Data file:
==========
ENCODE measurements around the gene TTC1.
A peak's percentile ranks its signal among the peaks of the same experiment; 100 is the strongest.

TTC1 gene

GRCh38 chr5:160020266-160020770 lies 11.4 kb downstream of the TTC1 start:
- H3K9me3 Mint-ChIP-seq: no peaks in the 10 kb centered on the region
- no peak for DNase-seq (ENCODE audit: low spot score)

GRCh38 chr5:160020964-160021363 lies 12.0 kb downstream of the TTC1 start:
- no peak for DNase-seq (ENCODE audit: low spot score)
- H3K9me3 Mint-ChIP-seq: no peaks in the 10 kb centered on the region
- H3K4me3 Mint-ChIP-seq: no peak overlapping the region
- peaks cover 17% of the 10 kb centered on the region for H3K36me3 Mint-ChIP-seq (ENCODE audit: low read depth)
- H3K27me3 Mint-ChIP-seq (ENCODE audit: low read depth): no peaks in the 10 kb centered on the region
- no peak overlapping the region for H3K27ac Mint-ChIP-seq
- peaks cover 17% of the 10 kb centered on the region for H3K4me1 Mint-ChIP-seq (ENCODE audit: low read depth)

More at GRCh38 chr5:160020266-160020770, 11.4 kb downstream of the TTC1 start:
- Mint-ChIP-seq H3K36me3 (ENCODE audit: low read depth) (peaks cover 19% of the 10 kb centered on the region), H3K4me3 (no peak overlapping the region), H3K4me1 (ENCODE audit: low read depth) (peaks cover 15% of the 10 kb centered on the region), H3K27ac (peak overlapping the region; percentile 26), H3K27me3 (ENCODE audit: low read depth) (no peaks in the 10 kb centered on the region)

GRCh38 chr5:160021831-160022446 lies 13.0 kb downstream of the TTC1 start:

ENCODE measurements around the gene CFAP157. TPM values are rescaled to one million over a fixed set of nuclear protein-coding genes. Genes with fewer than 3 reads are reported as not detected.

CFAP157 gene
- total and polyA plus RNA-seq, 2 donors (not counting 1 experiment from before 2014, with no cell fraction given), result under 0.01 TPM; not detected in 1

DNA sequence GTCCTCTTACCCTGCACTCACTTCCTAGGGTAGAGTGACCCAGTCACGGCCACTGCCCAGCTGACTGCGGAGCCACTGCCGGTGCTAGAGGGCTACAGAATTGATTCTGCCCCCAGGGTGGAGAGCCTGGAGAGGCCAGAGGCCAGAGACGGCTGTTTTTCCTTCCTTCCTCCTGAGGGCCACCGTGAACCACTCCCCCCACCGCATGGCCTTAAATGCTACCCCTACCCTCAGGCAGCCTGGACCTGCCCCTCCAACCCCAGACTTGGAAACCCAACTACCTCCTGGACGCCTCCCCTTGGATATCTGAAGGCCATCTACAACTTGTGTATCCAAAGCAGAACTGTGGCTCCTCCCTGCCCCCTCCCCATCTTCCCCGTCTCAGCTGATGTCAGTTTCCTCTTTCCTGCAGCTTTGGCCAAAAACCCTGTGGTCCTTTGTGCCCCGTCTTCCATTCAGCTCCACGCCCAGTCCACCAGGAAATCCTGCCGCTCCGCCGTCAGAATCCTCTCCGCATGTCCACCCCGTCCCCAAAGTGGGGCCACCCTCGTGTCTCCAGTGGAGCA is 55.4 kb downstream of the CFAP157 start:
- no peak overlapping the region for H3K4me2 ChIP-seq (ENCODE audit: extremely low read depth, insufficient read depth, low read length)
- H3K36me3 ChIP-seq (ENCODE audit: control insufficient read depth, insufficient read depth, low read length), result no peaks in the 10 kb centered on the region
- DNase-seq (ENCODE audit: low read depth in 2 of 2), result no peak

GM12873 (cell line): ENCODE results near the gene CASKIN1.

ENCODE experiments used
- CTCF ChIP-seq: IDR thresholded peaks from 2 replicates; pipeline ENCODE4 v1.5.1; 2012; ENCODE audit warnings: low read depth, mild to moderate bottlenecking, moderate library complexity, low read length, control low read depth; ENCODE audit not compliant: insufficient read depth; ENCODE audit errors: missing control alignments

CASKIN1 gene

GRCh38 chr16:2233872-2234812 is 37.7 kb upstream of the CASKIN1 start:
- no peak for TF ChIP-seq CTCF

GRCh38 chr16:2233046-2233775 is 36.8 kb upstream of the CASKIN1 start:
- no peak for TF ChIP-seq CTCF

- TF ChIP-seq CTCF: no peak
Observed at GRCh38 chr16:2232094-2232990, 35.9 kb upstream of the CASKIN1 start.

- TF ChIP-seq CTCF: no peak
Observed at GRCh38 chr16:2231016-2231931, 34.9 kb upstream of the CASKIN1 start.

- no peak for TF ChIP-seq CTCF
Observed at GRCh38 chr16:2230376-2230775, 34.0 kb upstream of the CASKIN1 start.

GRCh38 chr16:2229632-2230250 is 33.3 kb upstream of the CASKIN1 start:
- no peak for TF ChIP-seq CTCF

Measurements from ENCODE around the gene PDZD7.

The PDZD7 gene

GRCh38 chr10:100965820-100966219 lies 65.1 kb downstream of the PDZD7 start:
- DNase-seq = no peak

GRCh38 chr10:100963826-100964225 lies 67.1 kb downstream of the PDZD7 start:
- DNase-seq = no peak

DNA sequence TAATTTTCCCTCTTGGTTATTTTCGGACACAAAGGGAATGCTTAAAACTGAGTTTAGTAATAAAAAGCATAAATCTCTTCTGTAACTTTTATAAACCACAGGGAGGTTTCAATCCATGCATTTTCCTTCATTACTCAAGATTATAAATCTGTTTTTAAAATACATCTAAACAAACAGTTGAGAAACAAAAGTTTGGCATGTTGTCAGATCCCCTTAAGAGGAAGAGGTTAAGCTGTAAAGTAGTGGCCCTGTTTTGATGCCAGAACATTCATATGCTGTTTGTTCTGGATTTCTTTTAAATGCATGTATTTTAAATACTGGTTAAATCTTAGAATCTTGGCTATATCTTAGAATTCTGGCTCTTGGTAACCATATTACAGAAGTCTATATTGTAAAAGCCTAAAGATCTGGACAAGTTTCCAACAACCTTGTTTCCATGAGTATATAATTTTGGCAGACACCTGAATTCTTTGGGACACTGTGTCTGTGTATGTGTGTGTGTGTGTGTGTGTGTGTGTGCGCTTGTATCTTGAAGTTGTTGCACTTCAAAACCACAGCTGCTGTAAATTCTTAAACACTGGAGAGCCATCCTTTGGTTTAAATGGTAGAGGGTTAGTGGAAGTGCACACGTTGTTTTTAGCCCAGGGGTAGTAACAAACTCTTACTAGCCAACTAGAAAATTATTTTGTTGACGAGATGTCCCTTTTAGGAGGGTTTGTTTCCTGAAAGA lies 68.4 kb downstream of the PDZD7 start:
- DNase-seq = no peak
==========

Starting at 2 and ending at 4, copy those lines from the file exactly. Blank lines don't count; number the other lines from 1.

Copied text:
A peak's percentile ranks its signal among the peaks of the same experiment; 100 is the strongest.

TTC1 gene

GRCh38 chr5:160020266-160020770 lies 11.4 kb downstream of the TTC1 start: